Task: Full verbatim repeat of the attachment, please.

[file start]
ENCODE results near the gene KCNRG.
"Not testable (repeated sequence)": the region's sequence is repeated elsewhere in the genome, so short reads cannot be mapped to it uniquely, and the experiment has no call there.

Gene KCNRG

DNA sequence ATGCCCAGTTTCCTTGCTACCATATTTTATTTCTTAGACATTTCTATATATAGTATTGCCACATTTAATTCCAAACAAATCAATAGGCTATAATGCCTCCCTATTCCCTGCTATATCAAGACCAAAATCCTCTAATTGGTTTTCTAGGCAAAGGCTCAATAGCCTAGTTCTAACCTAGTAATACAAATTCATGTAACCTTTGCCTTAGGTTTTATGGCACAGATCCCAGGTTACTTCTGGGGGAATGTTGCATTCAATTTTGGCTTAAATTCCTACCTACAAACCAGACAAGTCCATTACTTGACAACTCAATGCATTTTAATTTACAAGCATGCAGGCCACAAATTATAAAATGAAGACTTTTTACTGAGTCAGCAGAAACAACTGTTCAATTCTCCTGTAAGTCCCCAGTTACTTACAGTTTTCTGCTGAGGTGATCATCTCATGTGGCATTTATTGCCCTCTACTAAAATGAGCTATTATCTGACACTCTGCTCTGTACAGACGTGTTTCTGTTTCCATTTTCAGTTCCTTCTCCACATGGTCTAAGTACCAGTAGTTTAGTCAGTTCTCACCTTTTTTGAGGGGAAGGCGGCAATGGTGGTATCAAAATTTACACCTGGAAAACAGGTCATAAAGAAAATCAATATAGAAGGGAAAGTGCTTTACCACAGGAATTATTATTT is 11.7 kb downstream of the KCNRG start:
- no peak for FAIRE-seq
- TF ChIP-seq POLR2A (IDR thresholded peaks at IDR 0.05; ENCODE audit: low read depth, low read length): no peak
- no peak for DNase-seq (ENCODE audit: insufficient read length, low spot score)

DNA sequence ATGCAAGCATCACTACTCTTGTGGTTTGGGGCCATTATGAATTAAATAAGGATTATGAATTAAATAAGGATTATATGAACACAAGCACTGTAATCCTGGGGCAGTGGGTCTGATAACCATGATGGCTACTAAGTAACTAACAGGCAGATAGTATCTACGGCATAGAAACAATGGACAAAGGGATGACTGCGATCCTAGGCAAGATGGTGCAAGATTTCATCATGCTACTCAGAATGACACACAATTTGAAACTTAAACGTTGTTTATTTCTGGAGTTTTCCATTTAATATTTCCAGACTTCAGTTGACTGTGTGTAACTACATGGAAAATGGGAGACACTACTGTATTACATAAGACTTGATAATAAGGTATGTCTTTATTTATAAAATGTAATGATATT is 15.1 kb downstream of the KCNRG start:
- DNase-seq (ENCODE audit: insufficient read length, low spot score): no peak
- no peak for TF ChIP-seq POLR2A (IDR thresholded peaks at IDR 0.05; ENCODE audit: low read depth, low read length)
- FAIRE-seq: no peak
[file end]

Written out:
ENCODE results near the gene KCNRG.
"Not testable (repeated sequence)": the region's sequence is repeated elsewhere in the genome, so short reads cannot be mapped to it uniquely, and the experiment has no call there.

Gene KCNRG

DNA sequence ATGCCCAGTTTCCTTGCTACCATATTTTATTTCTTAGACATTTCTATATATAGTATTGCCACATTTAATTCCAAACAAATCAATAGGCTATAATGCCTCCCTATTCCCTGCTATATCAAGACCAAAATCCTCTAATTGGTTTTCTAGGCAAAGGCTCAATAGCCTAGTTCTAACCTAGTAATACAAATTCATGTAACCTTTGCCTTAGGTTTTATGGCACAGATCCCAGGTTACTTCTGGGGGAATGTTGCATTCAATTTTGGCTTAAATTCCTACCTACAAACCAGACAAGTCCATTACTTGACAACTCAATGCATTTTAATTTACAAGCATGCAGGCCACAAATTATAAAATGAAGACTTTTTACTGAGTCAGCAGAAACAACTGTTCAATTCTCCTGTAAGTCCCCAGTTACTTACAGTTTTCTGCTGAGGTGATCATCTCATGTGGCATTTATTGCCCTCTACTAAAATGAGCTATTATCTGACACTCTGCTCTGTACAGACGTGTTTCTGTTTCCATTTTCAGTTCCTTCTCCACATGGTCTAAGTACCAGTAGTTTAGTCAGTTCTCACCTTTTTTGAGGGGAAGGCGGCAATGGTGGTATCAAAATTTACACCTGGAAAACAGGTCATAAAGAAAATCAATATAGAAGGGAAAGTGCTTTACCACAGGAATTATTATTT is 11.7 kb downstream of the KCNRG start:
- no peak for FAIRE-seq
- TF ChIP-seq POLR2A (IDR thresholded peaks at IDR 0.05; ENCODE audit: low read depth, low read length): no peak
- no peak for DNase-seq (ENCODE audit: insufficient read length, low spot score)

DNA sequence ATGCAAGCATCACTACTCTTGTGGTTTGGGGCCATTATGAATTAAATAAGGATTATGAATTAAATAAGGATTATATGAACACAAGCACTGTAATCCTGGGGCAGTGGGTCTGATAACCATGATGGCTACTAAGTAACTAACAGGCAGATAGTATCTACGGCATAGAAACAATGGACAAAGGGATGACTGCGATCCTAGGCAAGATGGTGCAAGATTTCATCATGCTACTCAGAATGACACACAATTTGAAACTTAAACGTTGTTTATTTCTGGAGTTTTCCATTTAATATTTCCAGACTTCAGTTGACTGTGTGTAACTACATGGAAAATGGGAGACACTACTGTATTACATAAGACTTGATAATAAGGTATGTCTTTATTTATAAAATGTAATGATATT is 15.1 kb downstream of the KCNRG start:
- DNase-seq (ENCODE audit: insufficient read length, low spot score): no peak
- no peak for TF ChIP-seq POLR2A (IDR thresholded peaks at IDR 0.05; ENCODE audit: low read depth, low read length)
- FAIRE-seq: no peak